ARC provided by publisher in exchange for an honest review
“Blood and blood and bone. Magic and monsters and tragic power.”
Listen, no one is as shocked or disappointed by this rating (★★) as I am. But, with female characters like Jude Duarte, Vasya Petrovna, and Inej Ghafa, I couldn’t give this book a higher rating. Before we get into why I didn’t love Wicked Saints the way I’d hoped, let’s start with what it’s about.
Nadya is a cleric, but unlike other clerics *refrains from making a bad not-like-other-girls joke* can communicate with not one, but all the gods and use her prayer beads to call upon their powers. Within the first few pages of the book, the monastery Nadya was raised in is under attack by Serefin—blood mage and the crown prince of an enemy country—and so Nadya must flee the only life she’s known with the hopes of her country’s future resting on her shoulders. While on the run, Nadya teams up with a group of rebels, led by Malachiasz, another powerful blood mage to end the war.
“You must make a choice, little bird. Do you continue on with your wings clipped or do you fly?”
Promising, right? I’d thought so too. I was so excited for this book, like, who-needs-to-study-for-midterms-when-I-can-devour-this-book excited. In all honesty, I’m a little afraid to post this review because there’s been an unbelievable amount of hype surrounding this book, and that’s why I’ve put off writing this, but it’s 2019 and YA readers deserve better. We deserve female characters who are allowed to have both agency and a romantic relationship, not one or the other.
My biggest issue with Wicked Saints is Nadya. This isn’t Nadya’s book, it’s Malachiasz’s. The book promises a strong and powerful female character who is determined to vanquish her enemies, the tagline is even “let them fear her,” but Nadya doesn’t do anything. While she does have arguments with Malachiasz and is steadfast in her beliefs for a bit—I’ll get more into this when I discuss the handling of religious discourse, which I did think was very well done—there comes a point when she doesn’t make any decisions of her own, simply going along with Malachiasz’s plans and listening to whatever he says.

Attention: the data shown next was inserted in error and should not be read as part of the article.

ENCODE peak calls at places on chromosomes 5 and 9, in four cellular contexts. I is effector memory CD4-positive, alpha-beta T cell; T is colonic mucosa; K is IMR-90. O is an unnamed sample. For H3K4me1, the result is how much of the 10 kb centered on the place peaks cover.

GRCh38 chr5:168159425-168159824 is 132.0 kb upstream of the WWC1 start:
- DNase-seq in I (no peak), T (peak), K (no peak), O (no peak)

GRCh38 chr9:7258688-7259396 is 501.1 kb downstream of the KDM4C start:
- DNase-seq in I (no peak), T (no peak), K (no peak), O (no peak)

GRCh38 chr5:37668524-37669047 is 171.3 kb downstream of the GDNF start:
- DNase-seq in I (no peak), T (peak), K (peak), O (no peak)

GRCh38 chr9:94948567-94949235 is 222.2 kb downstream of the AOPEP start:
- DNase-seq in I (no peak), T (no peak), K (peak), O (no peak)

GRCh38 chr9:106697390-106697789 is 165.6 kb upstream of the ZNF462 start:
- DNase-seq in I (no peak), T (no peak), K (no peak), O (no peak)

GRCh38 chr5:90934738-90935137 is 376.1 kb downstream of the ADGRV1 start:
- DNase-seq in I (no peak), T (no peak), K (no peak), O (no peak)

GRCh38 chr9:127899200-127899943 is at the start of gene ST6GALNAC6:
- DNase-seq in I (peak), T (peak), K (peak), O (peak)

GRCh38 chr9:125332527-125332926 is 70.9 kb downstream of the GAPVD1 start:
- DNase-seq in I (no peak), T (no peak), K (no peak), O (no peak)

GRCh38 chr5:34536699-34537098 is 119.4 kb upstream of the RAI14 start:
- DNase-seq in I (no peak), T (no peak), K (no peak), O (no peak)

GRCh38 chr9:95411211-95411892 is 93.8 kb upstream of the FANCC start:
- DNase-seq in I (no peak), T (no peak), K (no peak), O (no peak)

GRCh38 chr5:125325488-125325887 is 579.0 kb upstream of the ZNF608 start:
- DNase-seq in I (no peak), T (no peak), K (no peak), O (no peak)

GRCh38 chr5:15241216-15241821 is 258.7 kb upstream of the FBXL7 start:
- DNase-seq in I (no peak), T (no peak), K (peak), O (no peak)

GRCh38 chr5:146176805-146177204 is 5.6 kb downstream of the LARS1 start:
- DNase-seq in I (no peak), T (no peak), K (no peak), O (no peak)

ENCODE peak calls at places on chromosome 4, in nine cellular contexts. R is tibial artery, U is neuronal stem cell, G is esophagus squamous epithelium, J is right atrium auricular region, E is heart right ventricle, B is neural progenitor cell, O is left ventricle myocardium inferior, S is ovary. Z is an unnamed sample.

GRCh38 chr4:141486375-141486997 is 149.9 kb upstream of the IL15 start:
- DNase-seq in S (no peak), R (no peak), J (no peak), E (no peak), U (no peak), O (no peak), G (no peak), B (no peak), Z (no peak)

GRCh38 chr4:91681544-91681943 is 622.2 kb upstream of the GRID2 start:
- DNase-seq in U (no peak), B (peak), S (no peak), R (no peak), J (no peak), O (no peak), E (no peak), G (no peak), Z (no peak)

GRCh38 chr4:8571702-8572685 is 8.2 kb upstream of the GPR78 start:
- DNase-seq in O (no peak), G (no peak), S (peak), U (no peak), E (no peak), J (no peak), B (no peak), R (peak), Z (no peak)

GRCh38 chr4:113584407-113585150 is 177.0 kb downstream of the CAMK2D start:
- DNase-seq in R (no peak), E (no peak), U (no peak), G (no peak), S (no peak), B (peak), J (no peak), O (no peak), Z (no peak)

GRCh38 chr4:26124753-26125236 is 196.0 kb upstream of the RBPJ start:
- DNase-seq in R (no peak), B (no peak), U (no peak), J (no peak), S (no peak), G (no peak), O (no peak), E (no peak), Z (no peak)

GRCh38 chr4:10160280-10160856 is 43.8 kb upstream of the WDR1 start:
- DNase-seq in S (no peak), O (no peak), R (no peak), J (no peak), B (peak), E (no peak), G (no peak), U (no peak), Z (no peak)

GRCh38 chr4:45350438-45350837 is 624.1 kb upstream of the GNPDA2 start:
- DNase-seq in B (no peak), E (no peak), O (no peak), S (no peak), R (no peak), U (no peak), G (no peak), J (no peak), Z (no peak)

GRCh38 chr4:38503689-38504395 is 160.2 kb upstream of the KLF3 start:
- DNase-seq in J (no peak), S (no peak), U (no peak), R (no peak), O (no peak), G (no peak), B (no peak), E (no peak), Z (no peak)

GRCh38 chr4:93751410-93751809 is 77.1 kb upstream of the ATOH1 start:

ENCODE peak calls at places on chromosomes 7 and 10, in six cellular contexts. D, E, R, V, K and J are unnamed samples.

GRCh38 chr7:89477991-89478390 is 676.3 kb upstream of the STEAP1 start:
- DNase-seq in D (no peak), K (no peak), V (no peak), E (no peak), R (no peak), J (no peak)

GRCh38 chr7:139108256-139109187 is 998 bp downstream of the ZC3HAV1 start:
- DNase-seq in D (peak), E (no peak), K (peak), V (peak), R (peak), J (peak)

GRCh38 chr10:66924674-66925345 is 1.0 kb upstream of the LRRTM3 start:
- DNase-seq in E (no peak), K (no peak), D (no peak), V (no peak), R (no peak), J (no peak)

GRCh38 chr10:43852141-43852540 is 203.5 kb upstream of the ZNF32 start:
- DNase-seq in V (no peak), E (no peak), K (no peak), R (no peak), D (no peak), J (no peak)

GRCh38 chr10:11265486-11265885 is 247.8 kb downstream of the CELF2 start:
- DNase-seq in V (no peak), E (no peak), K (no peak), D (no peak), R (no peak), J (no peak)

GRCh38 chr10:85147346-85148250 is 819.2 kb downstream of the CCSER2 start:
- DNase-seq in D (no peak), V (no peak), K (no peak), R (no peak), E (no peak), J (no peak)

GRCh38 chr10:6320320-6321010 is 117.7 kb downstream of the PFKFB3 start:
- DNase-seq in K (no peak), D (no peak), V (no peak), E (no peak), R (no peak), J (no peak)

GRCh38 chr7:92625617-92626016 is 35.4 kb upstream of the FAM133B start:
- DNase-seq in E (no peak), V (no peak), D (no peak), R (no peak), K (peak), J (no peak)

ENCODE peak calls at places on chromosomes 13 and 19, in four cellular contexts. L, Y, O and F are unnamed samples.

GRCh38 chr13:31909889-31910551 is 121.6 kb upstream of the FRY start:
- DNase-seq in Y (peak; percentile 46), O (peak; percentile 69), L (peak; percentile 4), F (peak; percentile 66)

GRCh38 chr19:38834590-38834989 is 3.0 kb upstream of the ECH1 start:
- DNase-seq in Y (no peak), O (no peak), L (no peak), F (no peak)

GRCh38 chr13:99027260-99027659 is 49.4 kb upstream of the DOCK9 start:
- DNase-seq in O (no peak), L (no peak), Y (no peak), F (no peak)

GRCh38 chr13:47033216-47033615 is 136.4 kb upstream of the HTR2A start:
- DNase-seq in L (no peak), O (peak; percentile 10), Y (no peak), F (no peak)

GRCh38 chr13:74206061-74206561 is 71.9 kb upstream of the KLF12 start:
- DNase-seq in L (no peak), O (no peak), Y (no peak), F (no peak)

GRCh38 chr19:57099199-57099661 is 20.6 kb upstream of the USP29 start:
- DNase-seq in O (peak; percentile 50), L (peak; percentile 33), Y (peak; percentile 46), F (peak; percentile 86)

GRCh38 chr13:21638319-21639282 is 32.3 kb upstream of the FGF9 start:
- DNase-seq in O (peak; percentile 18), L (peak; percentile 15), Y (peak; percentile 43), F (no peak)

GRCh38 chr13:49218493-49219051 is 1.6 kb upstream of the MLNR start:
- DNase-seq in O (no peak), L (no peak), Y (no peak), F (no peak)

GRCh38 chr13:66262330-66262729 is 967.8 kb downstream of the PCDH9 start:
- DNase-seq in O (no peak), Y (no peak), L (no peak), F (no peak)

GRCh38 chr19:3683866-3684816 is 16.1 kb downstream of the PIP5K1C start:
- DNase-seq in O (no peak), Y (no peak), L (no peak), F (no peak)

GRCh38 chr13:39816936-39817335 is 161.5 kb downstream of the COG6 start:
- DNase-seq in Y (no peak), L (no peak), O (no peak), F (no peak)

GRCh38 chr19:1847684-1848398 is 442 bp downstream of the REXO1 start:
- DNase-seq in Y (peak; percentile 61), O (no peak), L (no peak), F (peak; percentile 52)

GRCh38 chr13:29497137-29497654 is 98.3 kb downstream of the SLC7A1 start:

I’m so tired of being promised strong female characters only to have them forsake agency as soon as a romantic subplot is introduced. Nadya has such an amazing power, one she learns has much more potential than even she had known, and yet, she’s reduced to the love interest in her own story as soon as she has a romance. Friends, when I say she doesn’t do anything, I mean anything. She can’t even kill someone in a fight to the death, Malachiasz has to do it for her. And she constantly forgives him for everything, only standing up for herself to a point before literally going weak at the knees.
It truly feels as though Nadya is a side character in Malachiasz’s story, and it makes me so sad because I thought we’d finally reached a point where female characters are allowed to have agency and romantic relationships, not one or the other. With iconic lines such as Inej Ghafa’s, “She would fight for him, but she could not heal him. She would not waste her life trying,” and female characters such as Jude Duarte who can kiss a boy, plot with him to steal a kingdom, and then betray him in order to do so, I can’t support stories that make female characters choose between the two, and worse, be reduced to one dimensionality as soon as they enter a romantic relationship. I’ve seen discussion online about Wicked Saints dismantling tropes, but for me it relied heavily on tropes without questioning or subverting them.